ILNews

7th Circuit again reverses drug sentence for minor role reduction

Back to TopCommentsE-mailPrintBookmark and Share

A man convicted of a federal charge that he transported drug money will be sentenced a third time after the 7th Circuit Court of Appeals ruled Tuesday in a nonprecedential opinion that a resentencing the court ordered in 2010 did not sufficiently consider his minor role compared with conspirators.

Judge Sarah Evans Barker of the U.S. District Court for the Southern District of Indiana sentenced Cruz Saenz to 252 months in prison on remand from the 7th Circuit, which in 2010 vacated his sentence of 293 months and remanded  because there was no evidence to support denial of a minor role reduction under U.S. Sentencing Guidelines Section 3B1.2

The panel ruled in U.S. v. Cruz Saenz, 07-CR-125,  that Saenz was entitled to another resentencing. “The district court did not compare Saenz’s culpability to that of the average member of the conspiracy, which was error,” the court ruled.

“Because of the error, and because it is not clear that Saenz would have received the same 252-month sentence had the minor role reduction been applied, we vacate his sentence and remand.”

Saenz was involved with other co-defendants in a cocaine smuggling network based in Mexico, whose Texas operators arranged to ship the drugs to Indianapolis. Saenz was arrested after he transported $500,000 in drug money to Texas, and a jury convicted him of conspiring to distribute more than 5 kilograms of cocaine.

In his second sentence appeal, the 7th Circuit emphasized that there was no evidence Saenz touched drugs or participated in deals, and that it was incumbent on the District Court in sentencing to measure his culpability against others who, with one exception, received far lesser sentences. Saenz, however, is required to have a minimum sentence of 240 months in prison due to a prior felony drug offense.

“However the district court wishes to determine whether the minor role reduction applies, it must make some explicit or implicit finding concerning the culpability of the average member of the conspiracy,” the court ruled. “Next the district court should determine what might represent the culpability of the average member of the conspiracy and then compare it to Saenz’s culpability.”

 

ADVERTISEMENT

Post a comment to this story

COMMENTS POLICY
We reserve the right to remove any post that we feel is obscene, profane, vulgar, racist, sexually explicit, abusive, or hateful.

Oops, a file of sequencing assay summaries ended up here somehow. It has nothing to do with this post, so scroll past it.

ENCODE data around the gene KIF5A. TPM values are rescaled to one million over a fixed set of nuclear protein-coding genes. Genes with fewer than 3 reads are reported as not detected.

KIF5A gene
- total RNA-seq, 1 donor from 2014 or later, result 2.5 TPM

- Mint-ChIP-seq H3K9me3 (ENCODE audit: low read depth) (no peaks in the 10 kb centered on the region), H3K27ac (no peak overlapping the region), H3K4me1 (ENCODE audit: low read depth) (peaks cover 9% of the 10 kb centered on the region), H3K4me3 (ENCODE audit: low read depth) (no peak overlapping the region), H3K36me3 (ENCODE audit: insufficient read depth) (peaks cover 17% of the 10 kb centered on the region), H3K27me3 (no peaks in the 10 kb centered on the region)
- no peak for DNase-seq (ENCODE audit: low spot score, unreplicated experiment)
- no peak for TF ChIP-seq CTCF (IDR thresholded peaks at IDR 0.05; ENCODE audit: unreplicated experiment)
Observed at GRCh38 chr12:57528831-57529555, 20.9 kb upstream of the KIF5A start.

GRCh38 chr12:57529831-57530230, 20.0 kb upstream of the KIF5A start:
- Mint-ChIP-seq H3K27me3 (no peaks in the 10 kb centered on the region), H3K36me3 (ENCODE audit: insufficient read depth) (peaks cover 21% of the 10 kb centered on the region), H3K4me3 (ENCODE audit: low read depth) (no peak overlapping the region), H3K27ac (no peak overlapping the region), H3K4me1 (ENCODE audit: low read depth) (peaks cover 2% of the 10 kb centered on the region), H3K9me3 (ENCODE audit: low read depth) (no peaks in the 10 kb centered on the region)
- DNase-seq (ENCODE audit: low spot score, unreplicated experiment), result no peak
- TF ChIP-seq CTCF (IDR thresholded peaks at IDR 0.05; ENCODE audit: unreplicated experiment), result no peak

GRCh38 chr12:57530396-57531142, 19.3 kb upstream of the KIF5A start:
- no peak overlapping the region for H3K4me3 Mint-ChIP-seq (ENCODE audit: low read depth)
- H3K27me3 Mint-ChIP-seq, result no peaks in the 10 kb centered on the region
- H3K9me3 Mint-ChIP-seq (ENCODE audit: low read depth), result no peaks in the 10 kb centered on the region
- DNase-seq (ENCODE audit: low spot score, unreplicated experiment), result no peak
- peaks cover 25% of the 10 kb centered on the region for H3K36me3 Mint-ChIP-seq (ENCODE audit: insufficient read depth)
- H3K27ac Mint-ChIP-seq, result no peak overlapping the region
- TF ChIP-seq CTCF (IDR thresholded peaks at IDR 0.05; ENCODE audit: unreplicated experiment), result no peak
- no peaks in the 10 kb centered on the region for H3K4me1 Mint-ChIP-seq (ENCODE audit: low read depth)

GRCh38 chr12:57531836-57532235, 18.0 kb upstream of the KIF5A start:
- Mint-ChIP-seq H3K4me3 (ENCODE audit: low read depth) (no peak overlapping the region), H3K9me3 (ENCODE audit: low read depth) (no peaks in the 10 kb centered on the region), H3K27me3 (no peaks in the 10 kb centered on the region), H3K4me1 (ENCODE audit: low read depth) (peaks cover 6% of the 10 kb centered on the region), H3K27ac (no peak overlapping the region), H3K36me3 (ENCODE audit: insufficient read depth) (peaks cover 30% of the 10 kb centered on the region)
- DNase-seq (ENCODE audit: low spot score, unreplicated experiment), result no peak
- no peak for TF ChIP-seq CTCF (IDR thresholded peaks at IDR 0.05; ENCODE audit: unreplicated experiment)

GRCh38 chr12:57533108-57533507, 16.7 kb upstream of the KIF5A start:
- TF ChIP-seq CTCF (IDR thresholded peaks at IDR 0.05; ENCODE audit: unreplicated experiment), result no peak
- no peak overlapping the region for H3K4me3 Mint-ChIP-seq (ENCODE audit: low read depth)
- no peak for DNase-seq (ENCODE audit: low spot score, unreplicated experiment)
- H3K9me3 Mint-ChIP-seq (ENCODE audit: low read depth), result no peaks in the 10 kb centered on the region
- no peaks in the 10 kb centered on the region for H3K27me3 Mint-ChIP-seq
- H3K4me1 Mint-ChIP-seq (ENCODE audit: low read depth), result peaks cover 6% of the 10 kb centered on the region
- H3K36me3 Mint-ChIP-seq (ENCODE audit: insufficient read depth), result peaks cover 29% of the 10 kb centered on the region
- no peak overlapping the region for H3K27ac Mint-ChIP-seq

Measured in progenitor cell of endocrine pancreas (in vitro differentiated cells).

You are legally responsible for what you post and your anonymity is not guaranteed.
 
Posts that insult, defame, threaten, harass or abuse other readers or people mentioned in Indiana Lawyer editorial content are also subject to removal. Please respect the privacy of individuals and refrain from posting personal information.
 
No solicitations, spamming or advertisements are allowed. Readers may post links to other informational websites that are relevant to the topic at hand, but please do not link to objectionable material.
 
We may remove messages that are unrelated to the topic, encourage illegal activity, use all capital letters or are unreadable.
 

Messages that are flagged by readers as objectionable will be reviewed and may or may not be removed. Please do not flag a post simply because you disagree with it.

Sponsored by

facebook - twitter on Facebook & Twitter

Indiana State Bar Association

Indianapolis Bar Association

Evansville Bar Association

Allen County Bar Association

Indiana Lawyer on Facebook

facebook
ADVERTISEMENT
Subscribe to Indiana Lawyer
  1. Future generations will be amazed that we prosecuted people for possessing a harmless plant. The New York Times came out in favor of legalization in Saturday's edition of the newspaper.

  2. Well, maybe it's because they are unelected, and, they have a tendency to strike down laws by elected officials from all over the country. When you have been taught that "Democracy" is something almost sacred, then, you will have a tendency to frown on such imperious conduct. Lawyers get acculturated in law school into thinking that this is the very essence of high minded government, but to people who are more heavily than King George ever did, they may not like it. Thanks for the information.

  3. I pd for a bankruptcy years ago with Mr Stiles and just this week received a garnishment from my pay! He never filed it even though he told me he would! Don't let this guy practice law ever again!!!

  4. Excellent initiative on the part of the AG. Thankfully someone takes action against predators taking advantage of people who have already been through the wringer. Well done!

  5. Conour will never turn these funds over to his defrauded clients. He tearfully told the court, and his daughters dutifully pledged in interviews, that his first priority is to repay every dime of the money he stole from his clients. Judge Young bought it, much to the chagrin of Conour’s victims. Why would Conour need the $2,262 anyway? Taxpayers are now supporting him, paying for his housing, utilities, food, healthcare, and clothing. If Conour puts the money anywhere but in the restitution fund, he’s proved, once again, what a con artist he continues to be and that he has never had any intention of repaying his clients. Judge Young will be proven wrong... again; Conour has no remorse and the Judge is one of the many conned.

ADVERTISEMENT